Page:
But London is on the cusp of a housing 'bubble' which could ripple out to surrounding regions, it said.
The report said: 'Historical evidence suggests that phases of exuberant house prices are often followed by a sudden crash, leaving homebuyers with large mortgages and negative equity.'
Storm clouds: A university report suggests the London property market bubble will pop in 2017 - and it could have a devastating ripple 
Property prices in the capital are up 11 per cent in the last 12 months, based on the Nationwide regional house price data analysed by Lancaster University. At £443,400, the average London home is up 83 per cent on the recent low reported for the first quarter of 2009.
The report – which is the first in a new quarterly series - added: 'There is evidence that London is leading the UK national housing market - the so-called ripple effect - and there is therefore a risk of bubble-type behaviour spreading to surrounding regions, and from there to the rest of the UK.
'Such concerns are supported by the indicators of the London outer metropolitan area, which have been increasing over the past year.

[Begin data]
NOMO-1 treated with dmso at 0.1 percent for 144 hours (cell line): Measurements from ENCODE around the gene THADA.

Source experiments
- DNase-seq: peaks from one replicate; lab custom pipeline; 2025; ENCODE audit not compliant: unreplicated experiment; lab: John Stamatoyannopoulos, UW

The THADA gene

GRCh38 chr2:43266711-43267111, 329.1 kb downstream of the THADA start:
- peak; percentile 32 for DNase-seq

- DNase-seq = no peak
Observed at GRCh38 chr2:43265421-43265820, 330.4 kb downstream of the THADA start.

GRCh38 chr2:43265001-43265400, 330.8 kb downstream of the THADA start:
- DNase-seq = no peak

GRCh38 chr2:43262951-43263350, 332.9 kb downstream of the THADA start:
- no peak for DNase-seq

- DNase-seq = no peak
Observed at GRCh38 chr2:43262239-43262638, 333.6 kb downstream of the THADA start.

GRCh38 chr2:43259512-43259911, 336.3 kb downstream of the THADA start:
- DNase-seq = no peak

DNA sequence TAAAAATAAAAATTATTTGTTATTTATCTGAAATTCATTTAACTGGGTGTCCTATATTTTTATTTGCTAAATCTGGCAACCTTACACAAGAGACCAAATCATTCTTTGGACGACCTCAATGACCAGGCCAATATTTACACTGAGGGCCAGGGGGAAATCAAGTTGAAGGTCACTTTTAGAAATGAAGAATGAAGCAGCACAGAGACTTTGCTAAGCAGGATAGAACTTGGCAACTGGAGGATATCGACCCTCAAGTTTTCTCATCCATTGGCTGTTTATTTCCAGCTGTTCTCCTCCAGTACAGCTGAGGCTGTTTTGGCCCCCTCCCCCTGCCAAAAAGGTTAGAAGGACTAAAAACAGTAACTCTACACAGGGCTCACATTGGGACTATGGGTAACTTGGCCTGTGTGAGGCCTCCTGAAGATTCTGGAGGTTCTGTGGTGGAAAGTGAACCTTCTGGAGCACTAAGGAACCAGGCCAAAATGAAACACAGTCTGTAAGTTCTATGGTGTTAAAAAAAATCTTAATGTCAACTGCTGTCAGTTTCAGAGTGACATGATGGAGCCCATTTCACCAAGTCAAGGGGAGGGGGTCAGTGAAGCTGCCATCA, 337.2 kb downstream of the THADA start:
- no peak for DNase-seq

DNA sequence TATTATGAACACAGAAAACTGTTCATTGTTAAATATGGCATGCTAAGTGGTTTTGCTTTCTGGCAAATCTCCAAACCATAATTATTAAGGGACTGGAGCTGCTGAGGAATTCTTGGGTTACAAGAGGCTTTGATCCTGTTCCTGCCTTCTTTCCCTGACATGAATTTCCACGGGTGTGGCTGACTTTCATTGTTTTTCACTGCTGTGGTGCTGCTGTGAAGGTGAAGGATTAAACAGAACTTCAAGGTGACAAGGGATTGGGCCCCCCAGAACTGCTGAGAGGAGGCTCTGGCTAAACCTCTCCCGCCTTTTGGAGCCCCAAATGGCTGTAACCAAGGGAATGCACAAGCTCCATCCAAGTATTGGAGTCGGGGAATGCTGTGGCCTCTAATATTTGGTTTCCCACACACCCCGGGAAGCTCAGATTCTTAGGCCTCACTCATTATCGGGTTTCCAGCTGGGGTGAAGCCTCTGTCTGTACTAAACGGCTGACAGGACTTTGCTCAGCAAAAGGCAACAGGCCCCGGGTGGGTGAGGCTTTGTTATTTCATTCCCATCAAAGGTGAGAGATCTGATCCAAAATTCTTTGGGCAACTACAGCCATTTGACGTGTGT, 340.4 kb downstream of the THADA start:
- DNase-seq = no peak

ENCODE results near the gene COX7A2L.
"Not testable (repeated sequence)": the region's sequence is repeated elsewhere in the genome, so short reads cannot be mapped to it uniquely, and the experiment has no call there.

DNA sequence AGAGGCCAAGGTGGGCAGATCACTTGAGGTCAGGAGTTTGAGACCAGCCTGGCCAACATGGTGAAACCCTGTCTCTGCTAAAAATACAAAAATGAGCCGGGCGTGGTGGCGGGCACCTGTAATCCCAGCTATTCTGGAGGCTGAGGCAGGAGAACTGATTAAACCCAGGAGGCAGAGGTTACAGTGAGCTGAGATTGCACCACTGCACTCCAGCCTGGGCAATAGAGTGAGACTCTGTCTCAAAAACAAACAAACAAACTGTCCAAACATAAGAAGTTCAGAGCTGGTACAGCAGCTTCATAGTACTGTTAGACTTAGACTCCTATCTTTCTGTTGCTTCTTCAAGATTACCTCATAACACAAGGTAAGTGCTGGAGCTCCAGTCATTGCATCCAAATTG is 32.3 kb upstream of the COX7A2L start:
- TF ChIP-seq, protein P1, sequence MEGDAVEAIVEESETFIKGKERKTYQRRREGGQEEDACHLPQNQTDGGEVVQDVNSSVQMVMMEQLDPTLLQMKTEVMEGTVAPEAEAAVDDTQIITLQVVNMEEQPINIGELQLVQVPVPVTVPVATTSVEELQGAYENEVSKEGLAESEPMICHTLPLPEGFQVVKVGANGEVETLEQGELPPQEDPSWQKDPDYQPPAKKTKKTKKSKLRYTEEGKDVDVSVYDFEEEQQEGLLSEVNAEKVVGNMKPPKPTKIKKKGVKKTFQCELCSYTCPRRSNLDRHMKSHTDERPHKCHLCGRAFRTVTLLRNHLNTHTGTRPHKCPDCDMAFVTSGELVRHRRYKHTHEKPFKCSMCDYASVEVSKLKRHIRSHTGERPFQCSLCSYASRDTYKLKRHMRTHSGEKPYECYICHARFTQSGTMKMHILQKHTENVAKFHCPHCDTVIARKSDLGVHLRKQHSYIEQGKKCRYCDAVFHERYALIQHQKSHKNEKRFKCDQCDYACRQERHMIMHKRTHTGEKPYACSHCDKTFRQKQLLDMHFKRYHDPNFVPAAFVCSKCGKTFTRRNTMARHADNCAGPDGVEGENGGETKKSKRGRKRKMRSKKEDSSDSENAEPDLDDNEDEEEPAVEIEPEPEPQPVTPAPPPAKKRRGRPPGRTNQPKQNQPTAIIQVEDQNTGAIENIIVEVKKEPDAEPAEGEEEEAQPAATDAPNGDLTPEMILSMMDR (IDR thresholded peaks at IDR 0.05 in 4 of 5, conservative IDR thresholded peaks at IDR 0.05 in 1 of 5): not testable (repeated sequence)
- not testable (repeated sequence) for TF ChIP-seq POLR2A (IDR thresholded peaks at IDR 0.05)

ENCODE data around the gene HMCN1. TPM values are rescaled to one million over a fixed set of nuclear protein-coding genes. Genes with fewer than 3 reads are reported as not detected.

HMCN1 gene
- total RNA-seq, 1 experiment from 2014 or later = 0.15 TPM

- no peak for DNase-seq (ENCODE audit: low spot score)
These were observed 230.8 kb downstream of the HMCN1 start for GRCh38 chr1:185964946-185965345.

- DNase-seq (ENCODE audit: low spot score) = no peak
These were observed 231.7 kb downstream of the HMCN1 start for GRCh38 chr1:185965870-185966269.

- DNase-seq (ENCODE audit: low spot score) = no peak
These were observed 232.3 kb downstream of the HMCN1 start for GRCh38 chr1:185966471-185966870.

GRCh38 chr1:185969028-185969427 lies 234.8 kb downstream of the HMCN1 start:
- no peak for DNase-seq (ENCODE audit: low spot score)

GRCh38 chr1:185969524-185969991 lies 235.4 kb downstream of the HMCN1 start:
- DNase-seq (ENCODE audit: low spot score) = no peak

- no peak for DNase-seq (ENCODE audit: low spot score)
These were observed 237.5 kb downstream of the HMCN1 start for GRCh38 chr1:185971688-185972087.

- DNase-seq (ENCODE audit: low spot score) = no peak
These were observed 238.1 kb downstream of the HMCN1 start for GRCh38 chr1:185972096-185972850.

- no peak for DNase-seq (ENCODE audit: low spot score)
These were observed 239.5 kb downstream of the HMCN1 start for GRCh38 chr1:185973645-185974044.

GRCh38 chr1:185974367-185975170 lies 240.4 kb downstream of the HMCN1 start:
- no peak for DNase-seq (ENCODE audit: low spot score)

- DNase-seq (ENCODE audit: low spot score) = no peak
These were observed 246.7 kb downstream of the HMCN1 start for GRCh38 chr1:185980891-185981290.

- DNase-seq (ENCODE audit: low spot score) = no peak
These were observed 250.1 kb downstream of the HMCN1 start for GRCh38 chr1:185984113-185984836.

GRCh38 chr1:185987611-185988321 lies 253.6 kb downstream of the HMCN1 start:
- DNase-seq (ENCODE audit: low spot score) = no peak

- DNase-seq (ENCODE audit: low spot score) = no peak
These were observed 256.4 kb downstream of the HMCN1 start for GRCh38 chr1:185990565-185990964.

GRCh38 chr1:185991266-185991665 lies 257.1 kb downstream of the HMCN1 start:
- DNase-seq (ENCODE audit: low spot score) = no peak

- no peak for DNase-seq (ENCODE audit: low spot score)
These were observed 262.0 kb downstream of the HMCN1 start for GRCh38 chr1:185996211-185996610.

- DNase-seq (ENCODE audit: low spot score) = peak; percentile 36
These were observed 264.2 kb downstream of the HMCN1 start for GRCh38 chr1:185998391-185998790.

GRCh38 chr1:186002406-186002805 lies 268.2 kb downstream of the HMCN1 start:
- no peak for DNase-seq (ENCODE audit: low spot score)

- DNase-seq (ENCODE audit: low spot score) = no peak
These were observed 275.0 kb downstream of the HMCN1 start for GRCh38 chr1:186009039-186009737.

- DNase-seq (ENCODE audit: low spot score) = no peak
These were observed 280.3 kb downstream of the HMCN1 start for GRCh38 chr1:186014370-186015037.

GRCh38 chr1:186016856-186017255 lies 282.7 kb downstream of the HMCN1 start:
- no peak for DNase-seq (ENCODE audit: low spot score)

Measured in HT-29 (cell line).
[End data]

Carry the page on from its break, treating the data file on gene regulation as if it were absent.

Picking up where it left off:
'If real house prices in London continue growing at 2.75 per cent every three months, they will enter into bubble-type behaviour phase in six quarters.'
This suggests a London bubble could be blown in 2017, if prices continue rising at the same rate.
The last time the London market was seen to be in an 'exuberant phase' was the final three months of 2007, just before house prices suffered their financial crisis crash.

The index is based on econometric techniques developed by Yale university economist Peter Phillips.
It measures real house prices (those adjusted for inflation) against real personal disposal income. The findings highlight the gulf in the UK property market, with London seeing the ratio rocket to new highs, while areas such as the North West have seen it fall, albeit to levels that are still high by historic standards.

Professor Ivan Paya, author of the report, said: 'Boom and bust in housing markets has a major impact on people's lives.